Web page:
The last donkey walk (хождение на осляти) took place in 1693. Mikhail Petrovich Kudryavtsev [ru] noted that all cross processions of the period began, as described by Petreius, from the Dormition Church, passed through St. Frol’s (Saviour’s) Gate and ended at Trinity Cathedral. For these processions the Kremlin itself became an open-air temple, properly oriented from its “narthex” (Cathedral Square) in the west, through the “royal doors” (Saviour’s Gate), to the “sanctuary” (Trinity Cathedral) in the east.


The building, originally known as “Trinity Church”, was consecrated on 12 July 1561, and was subsequently elevated to the status of a sobor (similar to an ecclesiastical basilica in the Catholic Church, but usually and incorrectly translated as “cathedral”). “Trinity”, according to tradition, refers to the easternmost sanctuary of the Holy Trinity, while the central sanctuary of the church is dedicated to the Intercession of Mary. Together with the westernmost sanctuary of the Entry into Jerusalem, these sanctuaries form the main east–west axis (Christ, Mary, Holy Trinity), while other sanctuaries are dedicated to individual saints. The name “Intercession Church” came into use later, coexisting with Trinity Church. From the end of the 16th century to the end of the 17th century the cathedral was also popularly called Jerusalem, with reference to its church of Entry into Jerusalem as well as to its sacral role in religious rituals. Finally, the name of Vasily (Basil) the Blessed, who died during construction and was buried on-site, was attached to the church at the beginning of the 17th century.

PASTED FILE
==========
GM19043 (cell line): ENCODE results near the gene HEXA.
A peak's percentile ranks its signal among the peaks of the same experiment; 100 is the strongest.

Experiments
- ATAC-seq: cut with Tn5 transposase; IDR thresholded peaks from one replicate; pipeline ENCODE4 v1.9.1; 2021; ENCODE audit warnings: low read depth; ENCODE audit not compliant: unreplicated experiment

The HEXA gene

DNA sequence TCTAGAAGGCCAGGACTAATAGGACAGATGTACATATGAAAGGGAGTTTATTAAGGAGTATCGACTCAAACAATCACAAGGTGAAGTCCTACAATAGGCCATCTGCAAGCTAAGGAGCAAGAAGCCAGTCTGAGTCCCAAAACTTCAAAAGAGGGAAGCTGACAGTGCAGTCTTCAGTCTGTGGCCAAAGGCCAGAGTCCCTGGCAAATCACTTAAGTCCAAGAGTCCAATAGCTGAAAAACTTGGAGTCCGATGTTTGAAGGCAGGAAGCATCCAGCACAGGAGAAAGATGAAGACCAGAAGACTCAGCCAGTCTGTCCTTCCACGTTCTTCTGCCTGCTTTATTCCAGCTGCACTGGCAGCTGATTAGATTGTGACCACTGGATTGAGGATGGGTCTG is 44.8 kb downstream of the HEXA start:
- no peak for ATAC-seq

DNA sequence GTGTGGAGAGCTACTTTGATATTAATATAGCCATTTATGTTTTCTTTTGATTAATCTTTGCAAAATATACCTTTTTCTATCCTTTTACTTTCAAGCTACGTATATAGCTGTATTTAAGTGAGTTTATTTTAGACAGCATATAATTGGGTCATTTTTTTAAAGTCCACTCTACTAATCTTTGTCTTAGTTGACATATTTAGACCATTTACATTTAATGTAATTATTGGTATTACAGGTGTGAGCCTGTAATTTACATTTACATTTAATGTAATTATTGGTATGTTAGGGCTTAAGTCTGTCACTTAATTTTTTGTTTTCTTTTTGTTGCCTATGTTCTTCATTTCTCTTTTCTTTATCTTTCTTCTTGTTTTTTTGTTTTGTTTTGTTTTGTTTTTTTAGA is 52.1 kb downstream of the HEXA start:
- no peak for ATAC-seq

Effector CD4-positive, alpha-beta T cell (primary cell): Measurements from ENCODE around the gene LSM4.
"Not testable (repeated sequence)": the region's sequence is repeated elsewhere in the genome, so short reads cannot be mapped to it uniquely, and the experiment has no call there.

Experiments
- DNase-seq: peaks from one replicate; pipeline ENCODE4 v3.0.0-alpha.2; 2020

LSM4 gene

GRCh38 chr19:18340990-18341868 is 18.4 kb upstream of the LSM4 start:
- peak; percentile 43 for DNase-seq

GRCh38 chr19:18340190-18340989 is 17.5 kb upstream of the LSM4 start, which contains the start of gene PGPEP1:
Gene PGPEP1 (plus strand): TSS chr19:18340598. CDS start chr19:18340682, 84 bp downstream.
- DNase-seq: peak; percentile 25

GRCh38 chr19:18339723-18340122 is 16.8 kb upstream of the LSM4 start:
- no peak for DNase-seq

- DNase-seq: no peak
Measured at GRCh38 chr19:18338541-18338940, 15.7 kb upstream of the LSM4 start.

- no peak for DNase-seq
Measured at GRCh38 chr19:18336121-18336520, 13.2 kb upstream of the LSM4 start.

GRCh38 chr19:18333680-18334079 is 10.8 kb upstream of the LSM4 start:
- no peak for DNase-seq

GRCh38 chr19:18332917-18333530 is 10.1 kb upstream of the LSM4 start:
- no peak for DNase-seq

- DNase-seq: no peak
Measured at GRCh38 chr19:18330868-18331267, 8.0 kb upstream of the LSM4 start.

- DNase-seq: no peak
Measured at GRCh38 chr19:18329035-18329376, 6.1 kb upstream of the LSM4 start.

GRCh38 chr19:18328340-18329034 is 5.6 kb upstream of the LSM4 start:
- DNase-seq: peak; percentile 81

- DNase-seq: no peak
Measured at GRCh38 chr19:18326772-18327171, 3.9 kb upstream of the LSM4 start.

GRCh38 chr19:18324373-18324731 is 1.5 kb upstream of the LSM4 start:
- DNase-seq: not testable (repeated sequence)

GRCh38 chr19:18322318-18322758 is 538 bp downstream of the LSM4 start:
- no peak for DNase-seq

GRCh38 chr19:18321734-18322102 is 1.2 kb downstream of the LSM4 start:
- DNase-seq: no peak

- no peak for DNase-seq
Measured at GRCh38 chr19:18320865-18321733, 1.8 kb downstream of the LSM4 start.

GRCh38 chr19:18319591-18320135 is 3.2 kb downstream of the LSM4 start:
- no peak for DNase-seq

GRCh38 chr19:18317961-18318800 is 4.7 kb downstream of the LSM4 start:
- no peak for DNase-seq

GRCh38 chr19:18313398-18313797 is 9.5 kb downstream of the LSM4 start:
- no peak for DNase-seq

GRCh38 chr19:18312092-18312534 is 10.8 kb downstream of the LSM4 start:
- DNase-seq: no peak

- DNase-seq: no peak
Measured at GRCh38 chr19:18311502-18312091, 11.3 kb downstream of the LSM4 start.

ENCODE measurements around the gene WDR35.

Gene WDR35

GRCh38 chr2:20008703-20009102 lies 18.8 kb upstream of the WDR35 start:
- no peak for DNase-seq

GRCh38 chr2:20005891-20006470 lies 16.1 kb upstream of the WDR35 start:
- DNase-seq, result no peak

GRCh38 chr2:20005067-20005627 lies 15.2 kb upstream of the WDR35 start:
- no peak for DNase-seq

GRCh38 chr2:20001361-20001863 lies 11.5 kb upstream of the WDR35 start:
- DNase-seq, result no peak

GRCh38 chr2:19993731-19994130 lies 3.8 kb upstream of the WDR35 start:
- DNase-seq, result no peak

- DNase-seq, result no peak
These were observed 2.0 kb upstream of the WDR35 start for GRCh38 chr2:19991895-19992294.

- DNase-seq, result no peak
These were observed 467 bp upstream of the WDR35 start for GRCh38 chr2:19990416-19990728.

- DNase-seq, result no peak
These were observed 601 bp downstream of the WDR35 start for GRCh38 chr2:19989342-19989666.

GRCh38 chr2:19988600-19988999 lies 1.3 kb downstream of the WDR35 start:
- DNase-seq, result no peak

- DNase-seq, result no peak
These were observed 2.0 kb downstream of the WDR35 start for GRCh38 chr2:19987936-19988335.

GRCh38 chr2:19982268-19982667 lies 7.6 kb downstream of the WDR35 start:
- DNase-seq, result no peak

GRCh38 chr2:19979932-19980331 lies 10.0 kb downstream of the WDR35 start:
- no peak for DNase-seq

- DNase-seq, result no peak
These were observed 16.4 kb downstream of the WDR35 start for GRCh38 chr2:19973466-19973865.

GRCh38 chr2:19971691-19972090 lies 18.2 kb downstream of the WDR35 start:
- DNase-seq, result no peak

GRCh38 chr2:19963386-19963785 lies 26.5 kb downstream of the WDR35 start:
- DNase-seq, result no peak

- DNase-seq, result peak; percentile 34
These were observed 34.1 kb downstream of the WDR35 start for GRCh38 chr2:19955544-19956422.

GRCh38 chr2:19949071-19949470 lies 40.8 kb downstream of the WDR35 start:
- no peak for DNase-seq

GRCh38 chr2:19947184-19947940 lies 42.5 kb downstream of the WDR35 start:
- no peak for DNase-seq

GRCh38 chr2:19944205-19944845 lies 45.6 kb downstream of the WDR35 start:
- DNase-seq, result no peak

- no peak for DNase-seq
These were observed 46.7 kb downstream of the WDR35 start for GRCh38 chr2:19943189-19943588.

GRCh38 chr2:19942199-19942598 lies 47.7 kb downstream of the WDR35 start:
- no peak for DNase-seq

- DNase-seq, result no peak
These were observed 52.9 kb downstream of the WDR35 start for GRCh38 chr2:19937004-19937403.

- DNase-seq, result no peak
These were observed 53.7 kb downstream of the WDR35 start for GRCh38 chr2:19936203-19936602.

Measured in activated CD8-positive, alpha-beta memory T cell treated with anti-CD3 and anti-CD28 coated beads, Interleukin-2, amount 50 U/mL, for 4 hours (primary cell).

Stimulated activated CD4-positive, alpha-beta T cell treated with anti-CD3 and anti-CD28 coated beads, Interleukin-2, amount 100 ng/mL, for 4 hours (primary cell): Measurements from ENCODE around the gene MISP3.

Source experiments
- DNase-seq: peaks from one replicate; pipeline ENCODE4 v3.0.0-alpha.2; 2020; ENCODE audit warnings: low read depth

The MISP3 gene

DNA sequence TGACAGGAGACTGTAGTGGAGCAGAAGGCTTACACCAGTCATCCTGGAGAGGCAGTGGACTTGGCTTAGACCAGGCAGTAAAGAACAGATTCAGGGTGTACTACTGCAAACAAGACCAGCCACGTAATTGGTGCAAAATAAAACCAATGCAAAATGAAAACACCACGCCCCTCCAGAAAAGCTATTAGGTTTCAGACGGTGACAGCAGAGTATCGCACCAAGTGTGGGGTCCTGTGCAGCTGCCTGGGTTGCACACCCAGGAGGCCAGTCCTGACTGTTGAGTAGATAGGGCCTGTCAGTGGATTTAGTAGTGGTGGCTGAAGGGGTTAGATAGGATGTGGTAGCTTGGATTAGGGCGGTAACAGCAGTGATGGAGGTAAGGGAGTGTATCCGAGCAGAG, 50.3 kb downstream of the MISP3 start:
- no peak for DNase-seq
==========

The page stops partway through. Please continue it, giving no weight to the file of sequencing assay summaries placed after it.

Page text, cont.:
Current Russian tradition accepts two coexisting names of the church: the official”Church of Intercession on the Moat” (in full, the “Church of Intercession of Most Holy Theotokos on the Moat”), and the “Temple of Basil the Blessed”. When these names are listed together the latter name, being informal, is always mentioned second. The common Western translations “Cathedral of Basil the Blessed” and “Saint Basil’s Cathedral” incorrectly bestow the status of cathedral on the church of Basil, but are nevertheless widely used even in academic literature. Especially during the 19. century, in English and other languages the Saint Basil’s Cathedral was also called (Cathedral or Church of) Vassili Blagennoi.

One of Moscow's Most Precious Treasures

A UNESCO World Heritage Site and internationally recognised symbol of Russia, St Basil’s is one of Moscow’s most spectacular monuments, a magnificent landmark that has been present for almost 500 years of the city’s history. During your trip to Moscow, you’re bound to pass by the cathedral on numerous occasions: it’s definitely worth seeing both in the day, to fully admire its vivid rainbow of colours, and at night, to see the lovely illuminations after dark. While it is one of of the capital’s must-see monuments, if you’re short on time or have a tight budget, just stick to seeing the outside. It’s often common to confuse the cathedral as part of the Kremlin, which is located just next door, but they are completely separate. As well as the Kremlin, St Basil’s central location means you can combine it with a visit to Lenin’s Mausoleum, the GUM or the Moscow’s State Historical Museum.

Church of the Intercession of the Holy Virgin

St Basil’s central chapel, from which the cathedral takes its official name. You can discover the true scale of the cathedral from inside the central church. In some places the original brickwork and painting has been preserved, including an inscription bearing the date of completion of St Basil’s Cathedral (12th July 1561), illuminated by a magnificent chandelier. The huge Baroque-style iconostasis was brought to Moscow in the late 1700s.